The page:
The American Standard Society for Testing and Materials requires a number between 2.3 and 3.1 for fine aggregate on the fineness modulus scale. Fineness modulus estimates the proportions of aggregate in construction materials. Aggregate is inert granular material such as sand, gravel or crushed stone used to form concrete. The fineness modulus number affects the workability and finish of concrete.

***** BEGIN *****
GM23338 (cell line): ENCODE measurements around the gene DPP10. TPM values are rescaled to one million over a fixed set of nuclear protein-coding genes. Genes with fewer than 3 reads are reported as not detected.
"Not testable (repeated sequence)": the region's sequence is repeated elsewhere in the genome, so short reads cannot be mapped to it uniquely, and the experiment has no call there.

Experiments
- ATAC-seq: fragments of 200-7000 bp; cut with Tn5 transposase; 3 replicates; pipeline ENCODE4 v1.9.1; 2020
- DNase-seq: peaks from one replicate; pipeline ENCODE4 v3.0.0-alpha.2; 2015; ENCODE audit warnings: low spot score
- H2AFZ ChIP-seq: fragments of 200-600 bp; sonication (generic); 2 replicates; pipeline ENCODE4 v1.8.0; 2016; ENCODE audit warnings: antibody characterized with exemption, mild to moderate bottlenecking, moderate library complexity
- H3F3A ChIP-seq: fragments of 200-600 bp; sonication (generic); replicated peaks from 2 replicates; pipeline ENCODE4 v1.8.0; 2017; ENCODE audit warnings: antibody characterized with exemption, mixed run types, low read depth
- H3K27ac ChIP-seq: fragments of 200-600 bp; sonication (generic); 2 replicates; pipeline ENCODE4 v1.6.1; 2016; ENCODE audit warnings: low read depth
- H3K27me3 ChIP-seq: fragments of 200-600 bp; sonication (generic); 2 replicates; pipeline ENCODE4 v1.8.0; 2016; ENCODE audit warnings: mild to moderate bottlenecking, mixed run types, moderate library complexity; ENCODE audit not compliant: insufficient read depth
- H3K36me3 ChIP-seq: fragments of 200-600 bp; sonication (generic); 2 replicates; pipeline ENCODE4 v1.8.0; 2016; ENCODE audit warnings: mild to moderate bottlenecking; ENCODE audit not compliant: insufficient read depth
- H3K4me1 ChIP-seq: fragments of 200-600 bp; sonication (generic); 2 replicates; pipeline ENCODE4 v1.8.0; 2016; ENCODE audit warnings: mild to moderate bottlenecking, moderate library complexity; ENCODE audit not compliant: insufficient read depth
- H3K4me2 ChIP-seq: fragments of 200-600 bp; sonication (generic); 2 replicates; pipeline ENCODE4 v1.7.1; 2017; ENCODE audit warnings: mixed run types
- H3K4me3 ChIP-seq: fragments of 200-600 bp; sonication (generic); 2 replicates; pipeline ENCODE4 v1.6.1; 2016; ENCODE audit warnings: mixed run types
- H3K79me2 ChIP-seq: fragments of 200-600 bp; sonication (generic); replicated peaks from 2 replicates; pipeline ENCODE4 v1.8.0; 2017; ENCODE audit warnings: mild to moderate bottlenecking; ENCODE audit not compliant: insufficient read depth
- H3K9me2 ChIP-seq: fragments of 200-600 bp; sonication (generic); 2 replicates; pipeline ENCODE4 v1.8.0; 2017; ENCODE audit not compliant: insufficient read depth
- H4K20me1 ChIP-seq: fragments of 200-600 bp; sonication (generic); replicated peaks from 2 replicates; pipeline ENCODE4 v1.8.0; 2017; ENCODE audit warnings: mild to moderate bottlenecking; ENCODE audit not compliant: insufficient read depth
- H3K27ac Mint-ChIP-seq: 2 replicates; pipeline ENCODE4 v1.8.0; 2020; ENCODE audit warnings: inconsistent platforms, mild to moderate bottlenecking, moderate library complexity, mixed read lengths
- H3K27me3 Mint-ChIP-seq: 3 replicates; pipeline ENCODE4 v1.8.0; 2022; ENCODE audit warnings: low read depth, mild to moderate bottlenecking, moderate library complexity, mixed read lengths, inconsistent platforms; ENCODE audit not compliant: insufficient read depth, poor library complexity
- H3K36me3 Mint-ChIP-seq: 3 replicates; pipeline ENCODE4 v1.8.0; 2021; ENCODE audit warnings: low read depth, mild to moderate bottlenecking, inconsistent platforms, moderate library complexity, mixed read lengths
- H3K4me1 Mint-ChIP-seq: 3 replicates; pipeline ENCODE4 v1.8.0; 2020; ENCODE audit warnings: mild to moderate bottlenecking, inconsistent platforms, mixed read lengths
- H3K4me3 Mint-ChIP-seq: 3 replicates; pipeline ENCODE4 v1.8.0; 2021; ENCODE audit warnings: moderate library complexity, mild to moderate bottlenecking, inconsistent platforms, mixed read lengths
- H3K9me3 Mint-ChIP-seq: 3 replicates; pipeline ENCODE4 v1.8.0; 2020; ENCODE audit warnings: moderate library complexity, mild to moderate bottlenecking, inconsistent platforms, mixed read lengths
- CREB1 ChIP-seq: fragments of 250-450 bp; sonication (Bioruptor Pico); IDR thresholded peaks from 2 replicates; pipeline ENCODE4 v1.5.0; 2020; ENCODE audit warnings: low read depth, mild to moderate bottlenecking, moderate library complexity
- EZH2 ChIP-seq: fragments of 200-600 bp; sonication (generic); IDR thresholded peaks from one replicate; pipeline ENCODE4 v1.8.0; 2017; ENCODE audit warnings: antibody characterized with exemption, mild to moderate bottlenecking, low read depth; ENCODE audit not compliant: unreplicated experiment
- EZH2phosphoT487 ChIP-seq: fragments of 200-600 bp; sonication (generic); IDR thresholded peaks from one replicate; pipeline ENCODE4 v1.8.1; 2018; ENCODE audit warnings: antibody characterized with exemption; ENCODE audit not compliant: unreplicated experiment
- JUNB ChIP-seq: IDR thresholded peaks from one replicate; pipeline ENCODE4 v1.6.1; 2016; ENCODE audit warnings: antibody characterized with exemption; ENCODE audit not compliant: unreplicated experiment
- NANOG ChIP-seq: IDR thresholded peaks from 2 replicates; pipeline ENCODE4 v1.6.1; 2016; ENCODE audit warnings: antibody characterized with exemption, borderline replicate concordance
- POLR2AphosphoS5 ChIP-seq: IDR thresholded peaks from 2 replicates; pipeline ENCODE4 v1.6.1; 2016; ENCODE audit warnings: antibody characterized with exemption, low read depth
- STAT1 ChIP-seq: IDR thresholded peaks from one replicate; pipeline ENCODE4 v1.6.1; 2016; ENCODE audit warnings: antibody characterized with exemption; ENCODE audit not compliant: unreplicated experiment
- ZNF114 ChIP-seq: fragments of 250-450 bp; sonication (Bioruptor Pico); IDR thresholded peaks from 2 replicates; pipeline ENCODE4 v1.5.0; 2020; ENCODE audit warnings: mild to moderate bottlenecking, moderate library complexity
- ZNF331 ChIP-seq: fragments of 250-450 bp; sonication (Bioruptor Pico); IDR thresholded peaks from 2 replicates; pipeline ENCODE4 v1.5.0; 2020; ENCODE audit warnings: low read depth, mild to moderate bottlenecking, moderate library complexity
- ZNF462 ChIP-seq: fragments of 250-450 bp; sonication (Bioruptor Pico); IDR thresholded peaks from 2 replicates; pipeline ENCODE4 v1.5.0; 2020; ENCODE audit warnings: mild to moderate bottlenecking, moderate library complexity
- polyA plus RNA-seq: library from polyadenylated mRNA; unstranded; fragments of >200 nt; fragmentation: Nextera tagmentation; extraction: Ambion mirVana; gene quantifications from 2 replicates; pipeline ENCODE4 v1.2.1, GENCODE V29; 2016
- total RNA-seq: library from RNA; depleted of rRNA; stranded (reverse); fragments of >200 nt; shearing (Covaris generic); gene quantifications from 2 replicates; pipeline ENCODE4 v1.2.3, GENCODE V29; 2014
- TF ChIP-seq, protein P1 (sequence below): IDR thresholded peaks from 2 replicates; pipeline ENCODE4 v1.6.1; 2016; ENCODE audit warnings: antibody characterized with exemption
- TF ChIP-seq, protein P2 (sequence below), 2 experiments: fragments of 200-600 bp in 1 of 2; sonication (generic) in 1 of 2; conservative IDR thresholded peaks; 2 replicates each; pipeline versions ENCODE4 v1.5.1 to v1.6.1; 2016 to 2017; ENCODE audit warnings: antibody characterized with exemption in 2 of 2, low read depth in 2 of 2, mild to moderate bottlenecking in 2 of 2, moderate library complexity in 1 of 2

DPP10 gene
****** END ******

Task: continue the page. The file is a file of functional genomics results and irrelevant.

Before calculating fineness modulus, lab technicians pour aggregate onto sieves. Fineness modulus is the sum of the total percentages of the aggregate retained on each sieve divided by 100. Natural sand or crushed stone is used to achieve a fine rating, with most particles passing through a 3/8-inch sieve. The sand and stone comes from a pit, river, lake or seabed. Aggregate is described as coarse when the number is higher than 3.1. Coarse aggregate comes from quarry rock, boulders, cobbles, large gravel or crushed concrete. When choosing aggregate materials, grading, durability, particle shape, surface texture, abrasion and skid resistance, unit weights and voids, absorption, and surface moisture are factors to consider. In 1925, Duff Abrams introduced the concept of fineness modulus. The American Standard Society for Testing and Materials members deliver the test methods, specifications, guides and practices that support industries and governments worldwide.